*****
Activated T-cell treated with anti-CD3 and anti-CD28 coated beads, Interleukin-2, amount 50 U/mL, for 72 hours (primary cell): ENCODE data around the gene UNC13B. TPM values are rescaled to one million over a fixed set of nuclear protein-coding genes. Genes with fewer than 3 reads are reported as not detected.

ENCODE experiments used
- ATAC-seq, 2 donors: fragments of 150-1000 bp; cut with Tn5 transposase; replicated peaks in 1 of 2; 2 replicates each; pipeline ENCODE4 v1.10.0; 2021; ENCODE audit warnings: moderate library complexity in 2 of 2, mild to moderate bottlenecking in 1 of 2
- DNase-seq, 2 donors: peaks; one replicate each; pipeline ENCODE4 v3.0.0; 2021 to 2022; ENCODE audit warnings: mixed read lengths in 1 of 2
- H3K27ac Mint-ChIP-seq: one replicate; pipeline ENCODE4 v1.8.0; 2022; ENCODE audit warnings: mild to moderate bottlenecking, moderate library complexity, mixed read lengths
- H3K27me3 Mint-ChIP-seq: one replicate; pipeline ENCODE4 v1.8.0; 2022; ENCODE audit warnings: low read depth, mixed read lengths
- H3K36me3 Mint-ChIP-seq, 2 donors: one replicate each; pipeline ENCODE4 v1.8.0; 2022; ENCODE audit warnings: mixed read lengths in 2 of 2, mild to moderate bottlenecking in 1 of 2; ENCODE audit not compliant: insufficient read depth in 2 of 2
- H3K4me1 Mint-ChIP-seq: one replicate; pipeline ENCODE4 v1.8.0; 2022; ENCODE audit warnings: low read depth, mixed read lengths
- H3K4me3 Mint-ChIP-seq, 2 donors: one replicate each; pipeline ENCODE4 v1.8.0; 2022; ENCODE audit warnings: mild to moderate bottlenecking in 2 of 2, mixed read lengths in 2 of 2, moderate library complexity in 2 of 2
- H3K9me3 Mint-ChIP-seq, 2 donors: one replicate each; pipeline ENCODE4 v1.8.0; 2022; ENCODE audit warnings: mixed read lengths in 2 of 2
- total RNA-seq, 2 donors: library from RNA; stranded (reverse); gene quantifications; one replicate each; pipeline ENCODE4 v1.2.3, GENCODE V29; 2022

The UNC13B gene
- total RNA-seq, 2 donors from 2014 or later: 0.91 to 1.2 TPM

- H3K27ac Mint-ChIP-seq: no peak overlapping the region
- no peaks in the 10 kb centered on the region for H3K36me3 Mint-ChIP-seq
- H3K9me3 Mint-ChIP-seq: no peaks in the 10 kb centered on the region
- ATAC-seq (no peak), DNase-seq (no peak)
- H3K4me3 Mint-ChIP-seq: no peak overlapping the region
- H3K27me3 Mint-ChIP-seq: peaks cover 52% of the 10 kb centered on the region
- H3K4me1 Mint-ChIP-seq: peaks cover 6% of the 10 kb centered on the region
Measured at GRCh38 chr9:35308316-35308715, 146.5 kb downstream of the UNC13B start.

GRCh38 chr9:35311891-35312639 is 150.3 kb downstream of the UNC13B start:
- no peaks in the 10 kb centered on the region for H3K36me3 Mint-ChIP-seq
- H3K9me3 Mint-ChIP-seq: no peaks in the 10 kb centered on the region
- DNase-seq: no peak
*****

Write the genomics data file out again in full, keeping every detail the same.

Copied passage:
Activated T-cell treated with anti-CD3 and anti-CD28 coated beads, Interleukin-2, amount 50 U/mL, for 72 hours (primary cell): ENCODE data around the gene UNC13B. TPM values are rescaled to one million over a fixed set of nuclear protein-coding genes. Genes with fewer than 3 reads are reported as not detected.

ENCODE experiments used
- ATAC-seq, 2 donors: fragments of 150-1000 bp; cut with Tn5 transposase; replicated peaks in 1 of 2; 2 replicates each; pipeline ENCODE4 v1.10.0; 2021; ENCODE audit warnings: moderate library complexity in 2 of 2, mild to moderate bottlenecking in 1 of 2
- DNase-seq, 2 donors: peaks; one replicate each; pipeline ENCODE4 v3.0.0; 2021 to 2022; ENCODE audit warnings: mixed read lengths in 1 of 2
- H3K27ac Mint-ChIP-seq: one replicate; pipeline ENCODE4 v1.8.0; 2022; ENCODE audit warnings: mild to moderate bottlenecking, moderate library complexity, mixed read lengths
- H3K27me3 Mint-ChIP-seq: one replicate; pipeline ENCODE4 v1.8.0; 2022; ENCODE audit warnings: low read depth, mixed read lengths
- H3K36me3 Mint-ChIP-seq, 2 donors: one replicate each; pipeline ENCODE4 v1.8.0; 2022; ENCODE audit warnings: mixed read lengths in 2 of 2, mild to moderate bottlenecking in 1 of 2; ENCODE audit not compliant: insufficient read depth in 2 of 2
- H3K4me1 Mint-ChIP-seq: one replicate; pipeline ENCODE4 v1.8.0; 2022; ENCODE audit warnings: low read depth, mixed read lengths
- H3K4me3 Mint-ChIP-seq, 2 donors: one replicate each; pipeline ENCODE4 v1.8.0; 2022; ENCODE audit warnings: mild to moderate bottlenecking in 2 of 2, mixed read lengths in 2 of 2, moderate library complexity in 2 of 2
- H3K9me3 Mint-ChIP-seq, 2 donors: one replicate each; pipeline ENCODE4 v1.8.0; 2022; ENCODE audit warnings: mixed read lengths in 2 of 2
- total RNA-seq, 2 donors: library from RNA; stranded (reverse); gene quantifications; one replicate each; pipeline ENCODE4 v1.2.3, GENCODE V29; 2022

The UNC13B gene
- total RNA-seq, 2 donors from 2014 or later: 0.91 to 1.2 TPM

- H3K27ac Mint-ChIP-seq: no peak overlapping the region
- no peaks in the 10 kb centered on the region for H3K36me3 Mint-ChIP-seq
- H3K9me3 Mint-ChIP-seq: no peaks in the 10 kb centered on the region
- ATAC-seq (no peak), DNase-seq (no peak)
- H3K4me3 Mint-ChIP-seq: no peak overlapping the region
- H3K27me3 Mint-ChIP-seq: peaks cover 52% of the 10 kb centered on the region
- H3K4me1 Mint-ChIP-seq: peaks cover 6% of the 10 kb centered on the region
Measured at GRCh38 chr9:35308316-35308715, 146.5 kb downstream of the UNC13B start.

GRCh38 chr9:35311891-35312639 is 150.3 kb downstream of the UNC13B start:
- no peaks in the 10 kb centered on the region for H3K36me3 Mint-ChIP-seq
- H3K9me3 Mint-ChIP-seq: no peaks in the 10 kb centered on the region
- DNase-seq: no peak